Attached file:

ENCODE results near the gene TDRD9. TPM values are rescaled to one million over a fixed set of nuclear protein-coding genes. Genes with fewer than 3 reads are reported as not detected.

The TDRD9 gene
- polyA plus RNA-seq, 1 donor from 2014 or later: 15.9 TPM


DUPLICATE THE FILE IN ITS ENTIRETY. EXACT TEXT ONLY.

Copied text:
ENCODE results near the gene TDRD9. TPM values are rescaled to one million over a fixed set of nuclear protein-coding genes. Genes with fewer than 3 reads are reported as not detected.

The TDRD9 gene
- polyA plus RNA-seq, 1 donor from 2014 or later: 15.9 TPM